rewards system

This rewards system has worked for Texas mom Malissa O'Brian, whose kids get marbles in their jars when they do household chores. (Katherine Streeter/Disney FamilyFun magazine/MCT)

I have five lovely children, ages 3 to 16. They keep me on my toes, juggling activities, scheduling playdates, cooking dinner. And then there's the cleaning. My husband, Rob, and I have always made the kids responsible for keeping their bedrooms tidy, but somehow, over time, the rest of the house became my job. With five kids constantly adding to the disarray, I often felt as if I were losing the battle against chaos.

I needed help _ but I've always hated to nag. So instead, I tried to use positive reinforcement. I experimented with many different styles of chore charts, lists, and reward systems. I covered my refrigerator with colorful poster board, shiny magnets, and glitter pens. I signed on with websites that allow you to customize your child's task list each week, and I bought sparkly stickers to mark off a job well done. Unfortunately, none of these systems did the trick. They were time-consuming for me and not motivating enough for the kids.

Last year, I vowed to solve this problem once and for all. After thinking long and hard, I hit upon an approach that I thought could be a winner _ one that would give the kids more freedom to choose how they'd help around the house and that wouldn't require me to nag them about their chores. Putting my plan into practice would require only a quick trip to the craft store and a little creativity.

At the store, I bought a clear glass container for each of my kids, plus a large supply of swirly marbles for the boys and stylish glass gems for the girls. When I got home, I turned on some upbeat tunes, pulled out my craft supplies, and personalized the containers, embellishing them with beads, snazzy stickers, rhinestones, and names written in puffy glitter paint. When the jars were finished, I typed up a list of all our household chores as well as some personal tasks and assigned a value to each, from brushing teeth, which was worth one marble or gem, to unloading the dishwasher, worth three.

To unveil the new system, I called a family meeting. Showing the kids their reward jars, I was thrilled to see their eyes light up. I explained that these containers would stay in a row on the kitchen counter. Each time the kids completed tasks from the chore list, they could ask me, the keeper of the trinkets, for the specified number of marbles or gems to place in their jars.

A full jar entitled its owner to a reward: ten dollars, having a friend come for a sleepover (complete with popcorn and candy), or a special date with Mom or Dad for dinner or a movie. On the other hand, if one of the kids argued with a sibling, misbehaved, or did a chore in a careless fashion, the penalty would be to give back a gem or marble.

It's a simple system to be sure, but I'm pleased to report that it's been in place for a year and is still working incredibly well. Even now, my kids are practically knocking each other over to take out the garbage. Dropping marbles or gems into their jars gives them instant gratification, and they get excited about seeing their containers fill up. There are no lists of chores to cross off daily, and I don't have to follow up to see that every job was completed.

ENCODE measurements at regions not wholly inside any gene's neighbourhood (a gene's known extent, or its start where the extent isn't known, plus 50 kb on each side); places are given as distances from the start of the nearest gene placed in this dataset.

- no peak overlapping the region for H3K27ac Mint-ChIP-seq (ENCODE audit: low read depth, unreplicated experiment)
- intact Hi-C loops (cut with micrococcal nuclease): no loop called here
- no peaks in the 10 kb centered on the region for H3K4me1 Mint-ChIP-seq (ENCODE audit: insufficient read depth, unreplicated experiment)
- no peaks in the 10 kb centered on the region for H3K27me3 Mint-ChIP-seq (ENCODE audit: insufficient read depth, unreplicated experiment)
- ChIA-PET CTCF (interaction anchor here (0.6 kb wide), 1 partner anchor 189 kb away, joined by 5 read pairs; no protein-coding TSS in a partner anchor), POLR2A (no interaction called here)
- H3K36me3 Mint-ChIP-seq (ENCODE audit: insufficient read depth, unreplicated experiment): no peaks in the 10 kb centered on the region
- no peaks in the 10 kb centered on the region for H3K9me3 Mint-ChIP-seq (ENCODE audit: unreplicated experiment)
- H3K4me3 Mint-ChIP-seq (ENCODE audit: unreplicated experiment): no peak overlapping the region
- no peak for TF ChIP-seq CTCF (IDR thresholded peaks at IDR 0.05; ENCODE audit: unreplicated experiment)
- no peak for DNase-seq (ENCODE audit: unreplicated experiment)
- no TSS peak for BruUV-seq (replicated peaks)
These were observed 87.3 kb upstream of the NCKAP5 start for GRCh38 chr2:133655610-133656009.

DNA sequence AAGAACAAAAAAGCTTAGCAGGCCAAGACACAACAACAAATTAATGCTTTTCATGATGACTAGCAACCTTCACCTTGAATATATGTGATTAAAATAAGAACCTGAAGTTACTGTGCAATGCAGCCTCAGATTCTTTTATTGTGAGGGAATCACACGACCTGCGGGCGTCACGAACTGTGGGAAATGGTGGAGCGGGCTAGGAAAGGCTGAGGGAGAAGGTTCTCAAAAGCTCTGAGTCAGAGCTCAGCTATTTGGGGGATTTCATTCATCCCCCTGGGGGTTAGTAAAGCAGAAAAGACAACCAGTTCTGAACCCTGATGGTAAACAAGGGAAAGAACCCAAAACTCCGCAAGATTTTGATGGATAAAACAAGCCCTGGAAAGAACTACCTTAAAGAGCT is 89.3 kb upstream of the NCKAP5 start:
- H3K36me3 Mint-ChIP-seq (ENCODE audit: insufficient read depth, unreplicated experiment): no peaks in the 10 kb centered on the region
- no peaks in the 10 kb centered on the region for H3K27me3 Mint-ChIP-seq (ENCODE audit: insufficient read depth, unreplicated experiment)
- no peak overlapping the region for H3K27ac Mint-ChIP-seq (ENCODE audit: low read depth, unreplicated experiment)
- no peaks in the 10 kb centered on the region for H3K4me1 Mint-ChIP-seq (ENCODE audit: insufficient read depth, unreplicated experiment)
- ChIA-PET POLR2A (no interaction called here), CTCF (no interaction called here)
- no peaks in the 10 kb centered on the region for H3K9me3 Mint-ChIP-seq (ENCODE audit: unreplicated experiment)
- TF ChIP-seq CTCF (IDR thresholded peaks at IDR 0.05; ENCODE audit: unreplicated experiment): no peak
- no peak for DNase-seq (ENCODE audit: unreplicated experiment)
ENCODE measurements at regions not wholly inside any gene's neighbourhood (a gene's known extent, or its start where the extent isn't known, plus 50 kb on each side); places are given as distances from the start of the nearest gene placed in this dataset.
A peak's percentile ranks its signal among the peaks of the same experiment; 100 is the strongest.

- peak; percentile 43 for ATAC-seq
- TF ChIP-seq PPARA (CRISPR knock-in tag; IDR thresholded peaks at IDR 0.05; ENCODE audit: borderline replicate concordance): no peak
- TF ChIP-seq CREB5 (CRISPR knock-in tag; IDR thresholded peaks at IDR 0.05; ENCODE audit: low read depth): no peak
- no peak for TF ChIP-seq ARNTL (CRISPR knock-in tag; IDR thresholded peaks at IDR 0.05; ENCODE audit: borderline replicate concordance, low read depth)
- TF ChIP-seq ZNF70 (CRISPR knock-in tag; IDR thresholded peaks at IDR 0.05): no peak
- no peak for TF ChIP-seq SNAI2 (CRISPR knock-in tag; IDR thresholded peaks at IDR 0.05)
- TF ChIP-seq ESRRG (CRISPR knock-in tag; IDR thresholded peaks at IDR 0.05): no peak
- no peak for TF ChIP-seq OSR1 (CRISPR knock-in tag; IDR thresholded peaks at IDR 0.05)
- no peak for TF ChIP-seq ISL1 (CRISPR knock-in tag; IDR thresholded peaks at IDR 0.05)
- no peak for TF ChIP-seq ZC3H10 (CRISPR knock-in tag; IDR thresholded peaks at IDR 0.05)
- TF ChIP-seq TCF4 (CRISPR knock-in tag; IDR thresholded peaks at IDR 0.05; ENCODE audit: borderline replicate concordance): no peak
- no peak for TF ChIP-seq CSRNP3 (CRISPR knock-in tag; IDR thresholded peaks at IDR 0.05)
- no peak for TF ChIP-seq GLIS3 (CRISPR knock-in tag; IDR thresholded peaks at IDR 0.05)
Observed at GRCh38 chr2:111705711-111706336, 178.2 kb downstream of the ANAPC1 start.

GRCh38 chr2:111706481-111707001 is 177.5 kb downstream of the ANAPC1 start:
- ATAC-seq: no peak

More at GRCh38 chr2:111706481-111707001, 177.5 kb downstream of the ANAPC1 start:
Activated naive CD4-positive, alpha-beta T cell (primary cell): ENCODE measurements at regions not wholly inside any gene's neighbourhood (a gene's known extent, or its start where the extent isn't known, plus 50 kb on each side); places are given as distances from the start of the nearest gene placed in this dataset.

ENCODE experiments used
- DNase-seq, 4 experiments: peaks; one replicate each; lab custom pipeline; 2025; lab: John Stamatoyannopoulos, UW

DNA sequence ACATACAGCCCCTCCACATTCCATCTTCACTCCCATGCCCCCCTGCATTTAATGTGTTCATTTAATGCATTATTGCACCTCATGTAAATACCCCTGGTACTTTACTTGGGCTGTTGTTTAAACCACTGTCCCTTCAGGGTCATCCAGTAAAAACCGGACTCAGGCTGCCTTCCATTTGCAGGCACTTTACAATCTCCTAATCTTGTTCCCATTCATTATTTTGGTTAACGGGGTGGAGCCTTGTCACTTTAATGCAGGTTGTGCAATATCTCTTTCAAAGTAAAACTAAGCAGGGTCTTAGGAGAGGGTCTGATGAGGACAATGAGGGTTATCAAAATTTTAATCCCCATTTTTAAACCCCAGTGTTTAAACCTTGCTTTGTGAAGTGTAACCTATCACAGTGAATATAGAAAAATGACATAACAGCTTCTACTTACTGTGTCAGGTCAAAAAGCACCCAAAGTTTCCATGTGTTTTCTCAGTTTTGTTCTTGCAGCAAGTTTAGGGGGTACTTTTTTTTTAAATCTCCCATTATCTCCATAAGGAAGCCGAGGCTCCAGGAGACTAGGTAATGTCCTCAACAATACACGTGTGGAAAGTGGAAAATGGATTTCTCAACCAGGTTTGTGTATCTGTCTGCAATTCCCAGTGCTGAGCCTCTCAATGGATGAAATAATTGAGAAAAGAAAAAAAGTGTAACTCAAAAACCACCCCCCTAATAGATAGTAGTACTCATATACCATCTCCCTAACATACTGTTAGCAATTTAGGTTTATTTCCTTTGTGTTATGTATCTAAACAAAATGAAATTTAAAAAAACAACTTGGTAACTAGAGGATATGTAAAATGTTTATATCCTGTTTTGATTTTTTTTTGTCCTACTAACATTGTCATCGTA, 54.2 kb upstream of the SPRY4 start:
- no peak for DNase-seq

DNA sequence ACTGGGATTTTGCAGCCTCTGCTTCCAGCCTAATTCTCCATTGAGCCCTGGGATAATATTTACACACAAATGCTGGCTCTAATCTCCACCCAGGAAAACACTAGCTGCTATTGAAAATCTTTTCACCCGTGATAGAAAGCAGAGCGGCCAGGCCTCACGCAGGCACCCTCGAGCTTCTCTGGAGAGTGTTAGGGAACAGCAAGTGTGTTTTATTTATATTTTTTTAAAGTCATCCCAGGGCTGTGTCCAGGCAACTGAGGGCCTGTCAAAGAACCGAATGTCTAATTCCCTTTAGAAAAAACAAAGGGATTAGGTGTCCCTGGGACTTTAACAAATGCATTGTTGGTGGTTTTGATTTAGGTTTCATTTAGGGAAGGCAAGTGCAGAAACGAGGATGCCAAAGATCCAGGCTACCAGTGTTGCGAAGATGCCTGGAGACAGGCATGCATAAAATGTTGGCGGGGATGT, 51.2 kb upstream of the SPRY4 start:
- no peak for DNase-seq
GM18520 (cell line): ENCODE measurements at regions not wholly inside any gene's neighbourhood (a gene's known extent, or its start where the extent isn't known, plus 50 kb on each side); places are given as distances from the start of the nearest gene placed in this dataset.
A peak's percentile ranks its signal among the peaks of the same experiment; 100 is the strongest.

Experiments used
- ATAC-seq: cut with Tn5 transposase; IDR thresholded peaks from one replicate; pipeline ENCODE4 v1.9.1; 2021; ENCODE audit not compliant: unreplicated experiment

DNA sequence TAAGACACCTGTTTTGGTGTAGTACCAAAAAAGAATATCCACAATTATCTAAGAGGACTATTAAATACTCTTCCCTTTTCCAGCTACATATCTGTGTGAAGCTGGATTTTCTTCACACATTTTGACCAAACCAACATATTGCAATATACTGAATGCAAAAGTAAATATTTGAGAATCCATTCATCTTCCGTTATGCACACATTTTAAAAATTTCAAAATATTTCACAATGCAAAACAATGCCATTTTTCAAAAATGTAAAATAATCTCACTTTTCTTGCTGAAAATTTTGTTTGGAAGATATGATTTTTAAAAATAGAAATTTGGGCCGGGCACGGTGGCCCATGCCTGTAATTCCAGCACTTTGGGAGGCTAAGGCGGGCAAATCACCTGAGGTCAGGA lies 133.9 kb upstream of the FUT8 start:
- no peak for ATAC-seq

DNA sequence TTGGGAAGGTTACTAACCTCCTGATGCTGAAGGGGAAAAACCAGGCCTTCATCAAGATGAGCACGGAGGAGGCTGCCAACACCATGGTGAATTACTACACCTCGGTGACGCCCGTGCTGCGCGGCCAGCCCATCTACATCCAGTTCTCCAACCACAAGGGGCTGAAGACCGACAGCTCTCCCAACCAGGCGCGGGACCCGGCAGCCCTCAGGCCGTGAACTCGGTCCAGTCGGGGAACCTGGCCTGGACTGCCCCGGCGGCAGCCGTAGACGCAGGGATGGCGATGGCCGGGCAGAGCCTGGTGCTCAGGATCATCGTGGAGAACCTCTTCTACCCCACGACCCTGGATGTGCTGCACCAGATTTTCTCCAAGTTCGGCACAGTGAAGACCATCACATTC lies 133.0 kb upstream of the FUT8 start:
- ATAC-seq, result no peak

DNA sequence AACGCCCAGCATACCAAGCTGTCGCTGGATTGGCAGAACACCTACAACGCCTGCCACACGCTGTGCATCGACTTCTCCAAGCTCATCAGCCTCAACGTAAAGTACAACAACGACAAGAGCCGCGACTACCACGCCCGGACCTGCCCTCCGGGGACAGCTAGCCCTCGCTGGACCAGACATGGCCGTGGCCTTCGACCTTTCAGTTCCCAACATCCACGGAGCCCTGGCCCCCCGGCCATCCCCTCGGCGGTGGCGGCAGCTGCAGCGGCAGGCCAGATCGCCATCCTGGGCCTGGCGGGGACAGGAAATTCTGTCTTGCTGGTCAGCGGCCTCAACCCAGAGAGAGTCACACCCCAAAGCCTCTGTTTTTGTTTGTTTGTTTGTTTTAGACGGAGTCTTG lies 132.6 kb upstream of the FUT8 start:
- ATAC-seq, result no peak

Thanks to the unending allure of the jars, almost all of the household duties get finished in a timely way. Most of the chores are up for grabs, but in a few cases, the kids gravitate toward certain tasks. For example, Kailey, my 10-year-old daughter, is the only one who will clean the cat's litter box. Siblings Taylor, age 16, Trever, 15, and Peyton, 12, simply find that job too gross, but Kailey is more than happy to earn several extra gems to pop into her jar.

Normally it takes about four weeks for each of my four older kids to fill a container. (Max, age 3, is working at his own pace!) I haven't found anyone trying to cheat the system by sneaking in trinkets that they haven't earned, but I have caught a rascal or two trying to remove marbles from a sibling's jar.

I've been known to award a few bonus trinkets to a child going out of his way to do a really good job. It's not uncommon for one of them to say, "I'm just doing that to help you Mom, so you don't have to give me a marble for that." This sort of thing melts my heart and makes me want to add an extra token or two to that kind soul's jar.

My husband loves the competition the jars inspire. In fact, he's often right in the middle of it, stirring it up. He'll try to place bets with me: "Five bucks says Peyton is the first one to notice the trash can is full." We have a lot of fun with it.

I'm still amazed each time I open the dishwasher in the morning to unload the clean dishes, only to find empty racks staring back at me, the handiwork of someone who has finished a job before I'm even around to bestow trinkets. I am so proud of my kiddos when they take the initiative to do chores on their own _ and so relieved that I don't have to repeatedly ask for help. At the end of the week or month, it's really a treat for me to hand over that cold cash or spend an evening out at the movies with one of my crew. It's also great for my children to have goals that they are always working toward.

All in all, my plan is working even better than I imagined it would. It turns out that those little jars of sparkly trinkets also hold a key to our home's happiness.

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